Toast Hawaii
Native to Germans, we aren’t sure about whether we love or hate Toast Hawaii. Averse to having anything sweet added to our savoury sandwiches, this is an open sandwich with a slice of toasted bread topped with a slice of ham, a ring of pineapple, a slice of cheese and a cherry. We aren’t jumping with joy, but we’re definitely intrigued.

Continuing our streak of sweet sandwiches, this American treat is a favourite with us. An unhealthy sandwich made by spreading peanut butter on one slice of white bread and marshmallow fluff on another, this sandwich is rich, gooey and the stuff that food dreams are made of!

If you cringe at the idea of noodles being stuffed into a sandwich, what we are going to tell you next isn’t going to be pleasant. This Japanese sandwich is essentially made with stir-fried soba noodles that are stuffed into a hotdog roll and garnished with a hard-boiled egg. Interesting!

This one made our stomach turn and if you aren’t adventurous with food, steer clear of it! Made only with raw pork mince and white onions, this German sandwich seems seriously unappetising.

Dyrlaegens natmad
Although we have trouble pronouncing the name of this Danish sandwich, it is safe to say that we can’t wait to try one. An open sandwich made with rye bread, salted beef and paté, topped with onions and shredded cabbage, the Dyrlægens natmad sounds scrumptious.

As close as it gets to Indian cuisine, we would love to try this sandwich from Trinidad & Tobago. Curried chickpeas are sandwiched between flatbread and topped with onions, cucumber, mango and tamarind chutney, making it a perfect evening snack!

Donkey sandwich
Sounds blasé, but this Chinese sandwich is exactly what the name suggests, with shredded donkey meat sandwiched in a crispy bread called Huoshao. Topped with lettuce and peppers, this sandwich is a popular street food in Beijing.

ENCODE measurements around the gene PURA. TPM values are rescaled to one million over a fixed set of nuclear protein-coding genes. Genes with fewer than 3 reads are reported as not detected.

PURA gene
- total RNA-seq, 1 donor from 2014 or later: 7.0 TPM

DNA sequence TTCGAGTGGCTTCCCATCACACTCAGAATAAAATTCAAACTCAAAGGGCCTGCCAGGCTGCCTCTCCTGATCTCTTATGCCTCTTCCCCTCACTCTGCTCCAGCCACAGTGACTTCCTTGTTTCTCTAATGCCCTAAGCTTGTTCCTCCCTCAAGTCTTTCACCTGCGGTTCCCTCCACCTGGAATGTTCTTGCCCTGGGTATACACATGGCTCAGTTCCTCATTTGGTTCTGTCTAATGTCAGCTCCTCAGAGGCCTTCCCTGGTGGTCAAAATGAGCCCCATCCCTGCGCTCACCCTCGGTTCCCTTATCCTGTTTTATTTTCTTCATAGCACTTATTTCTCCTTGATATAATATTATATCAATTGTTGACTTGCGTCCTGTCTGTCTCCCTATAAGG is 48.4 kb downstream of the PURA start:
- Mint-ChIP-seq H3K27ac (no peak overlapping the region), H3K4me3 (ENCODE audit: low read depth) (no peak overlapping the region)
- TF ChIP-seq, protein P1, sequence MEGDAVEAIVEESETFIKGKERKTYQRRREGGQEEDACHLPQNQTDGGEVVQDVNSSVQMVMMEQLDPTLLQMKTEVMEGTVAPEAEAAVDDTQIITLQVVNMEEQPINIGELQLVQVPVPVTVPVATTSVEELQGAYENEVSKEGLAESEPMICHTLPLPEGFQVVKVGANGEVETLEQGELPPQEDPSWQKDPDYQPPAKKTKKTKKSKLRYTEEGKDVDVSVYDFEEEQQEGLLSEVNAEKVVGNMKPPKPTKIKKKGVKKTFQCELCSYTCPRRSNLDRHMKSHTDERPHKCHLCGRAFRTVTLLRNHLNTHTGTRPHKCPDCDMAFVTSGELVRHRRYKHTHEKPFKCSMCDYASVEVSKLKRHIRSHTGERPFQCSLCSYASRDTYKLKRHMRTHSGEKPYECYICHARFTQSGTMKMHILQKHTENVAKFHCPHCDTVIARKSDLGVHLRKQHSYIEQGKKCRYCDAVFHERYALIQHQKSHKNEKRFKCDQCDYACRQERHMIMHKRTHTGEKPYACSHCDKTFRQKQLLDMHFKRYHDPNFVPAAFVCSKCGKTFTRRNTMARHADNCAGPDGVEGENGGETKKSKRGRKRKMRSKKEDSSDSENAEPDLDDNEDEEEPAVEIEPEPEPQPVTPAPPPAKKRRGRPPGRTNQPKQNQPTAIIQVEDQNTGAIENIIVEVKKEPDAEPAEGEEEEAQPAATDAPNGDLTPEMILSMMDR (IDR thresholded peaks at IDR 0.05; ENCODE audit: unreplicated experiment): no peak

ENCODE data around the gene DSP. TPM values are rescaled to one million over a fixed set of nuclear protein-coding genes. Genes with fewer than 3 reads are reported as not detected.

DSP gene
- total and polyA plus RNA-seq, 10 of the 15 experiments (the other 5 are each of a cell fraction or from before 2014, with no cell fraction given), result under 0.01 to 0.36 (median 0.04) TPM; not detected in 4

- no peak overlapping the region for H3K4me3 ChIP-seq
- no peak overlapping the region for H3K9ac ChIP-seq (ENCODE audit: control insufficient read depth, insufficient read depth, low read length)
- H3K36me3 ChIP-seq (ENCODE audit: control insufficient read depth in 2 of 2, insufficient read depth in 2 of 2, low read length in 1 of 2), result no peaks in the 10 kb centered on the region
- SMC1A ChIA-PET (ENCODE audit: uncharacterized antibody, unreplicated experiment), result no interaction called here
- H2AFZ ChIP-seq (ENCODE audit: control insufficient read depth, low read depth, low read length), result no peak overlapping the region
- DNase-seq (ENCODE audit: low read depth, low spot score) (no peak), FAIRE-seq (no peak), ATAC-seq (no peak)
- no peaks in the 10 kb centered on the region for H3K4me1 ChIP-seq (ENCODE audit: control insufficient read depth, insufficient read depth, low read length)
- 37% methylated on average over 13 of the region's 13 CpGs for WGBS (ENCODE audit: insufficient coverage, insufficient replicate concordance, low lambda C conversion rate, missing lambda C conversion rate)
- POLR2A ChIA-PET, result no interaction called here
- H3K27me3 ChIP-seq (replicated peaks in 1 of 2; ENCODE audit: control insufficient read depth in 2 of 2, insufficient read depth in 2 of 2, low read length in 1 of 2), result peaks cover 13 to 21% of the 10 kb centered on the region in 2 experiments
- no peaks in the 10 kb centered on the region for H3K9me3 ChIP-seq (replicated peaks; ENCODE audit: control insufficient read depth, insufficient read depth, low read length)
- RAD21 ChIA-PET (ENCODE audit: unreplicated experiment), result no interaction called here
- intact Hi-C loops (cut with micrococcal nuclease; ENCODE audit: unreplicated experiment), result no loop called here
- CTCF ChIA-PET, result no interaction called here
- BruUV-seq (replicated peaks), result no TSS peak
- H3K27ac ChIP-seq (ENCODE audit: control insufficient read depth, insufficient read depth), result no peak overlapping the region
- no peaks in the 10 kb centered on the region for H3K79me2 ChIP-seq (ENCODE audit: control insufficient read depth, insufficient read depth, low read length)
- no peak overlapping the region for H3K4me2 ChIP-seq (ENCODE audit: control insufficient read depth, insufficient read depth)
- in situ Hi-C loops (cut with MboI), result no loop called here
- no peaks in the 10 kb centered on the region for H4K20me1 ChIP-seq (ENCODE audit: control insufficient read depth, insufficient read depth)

This Mexican sandwich is fiery, but worth trying. Made with thick slices of avocado, pork or beef, white cheese, onions, salsa, lettuce and chillies that are sandwiched in a brioche-like bun, we can’t wait to get our hands on a cemita.

Kaya Toast
A snack sandwich (below) that is popular in Singapore, this one is sweet too. It is basically comprised of two slices of white bread sandwiched with a coconut and sugar spread. Doesn’t sound too bad, but hold on, as sometimes, an egg is thrown into it as well! A runny egg and coconut? No, thank you. a really small idol to immerse.”

No matter how simple a sandwich might be, someone had to have to thought of it first, right? A popular belief goes that the word sandwich came into being because of John Montagu, who was the fourth Earl of Sandwich, a town located in Kent, England. The story goes that once during a gambling game, the Earl asked his cook to serve his meat between slices of bread because he didn’t want to interrupt his game with a meal. Soon, people started following his order and said ‘the same as Sandwich.’ This story is the first documented evidence of the existence of a sandwich. But,, while the Earl of Sandwich did make the snack popular, especially among the higher classes, he didn’t really invent it. It is believed that farm labourers in France had been eating meat between bread for a long time. Another story goes that a Jewish rabbi in Jerusalem in 110BC recommended eating herbs covered with a rolled up flat-bread — just like the modern sandwich roll.

Sandwiches in Mumbai
You might swear by your neighbourhood, roadside sandwich-wala, but if you want to try a new, and unique preparation, check these places out:

The Bagel Shop: The Goan Chorizo sausage bagel at The Bagel Shop is as close to the Choripan as you’re going to get in Mumbai. It’s a simple preparation that uses a spicy version of the famed Goan sausages, with a dash of cream cheese, tomatoes and lettuce. The bagel, priced for Rs 299, might be a bit expensive, but it will be worth your money.
Where The Bagel Shop, Carter Road, Bandra (w)

Between Breads: With a variety of delicious burgers and sandwiches on offer, it’s not surprising that Between Breads is on our list. Want something like the Barros Luco? Opt for the Beef Cheeseburger (Rs 219). But, if you want to go all out and try some hearty varieties such as the Chivito or the Leberkässemmel, opt for the Bacon Cheeseburger (Rs 339). While you’re here, we also recommend trying their version of the Philly Cheese Steak (Rs 289) — the sandwich is as delicious as they come.
Where Kalpitam Apartments, Opp. Hawaiian Shack, Bandra (w)

The Sandwich Bar: Seafood sandwiches such as the Pan-bagnat, are hard to come across in Mumbai. However, Shalimar Hotel’s The Sandwich Bar is a great place to head to if you want to try unique varieties. They offer a make-your-own-sandwich service and tuna is one of the several options available. The fresh catch sandwich, which costs Rs 165, can be made with tuna, salad and your choice of sauce.
Where August Kranti Marg, Cumbala Marg, Kemps Corner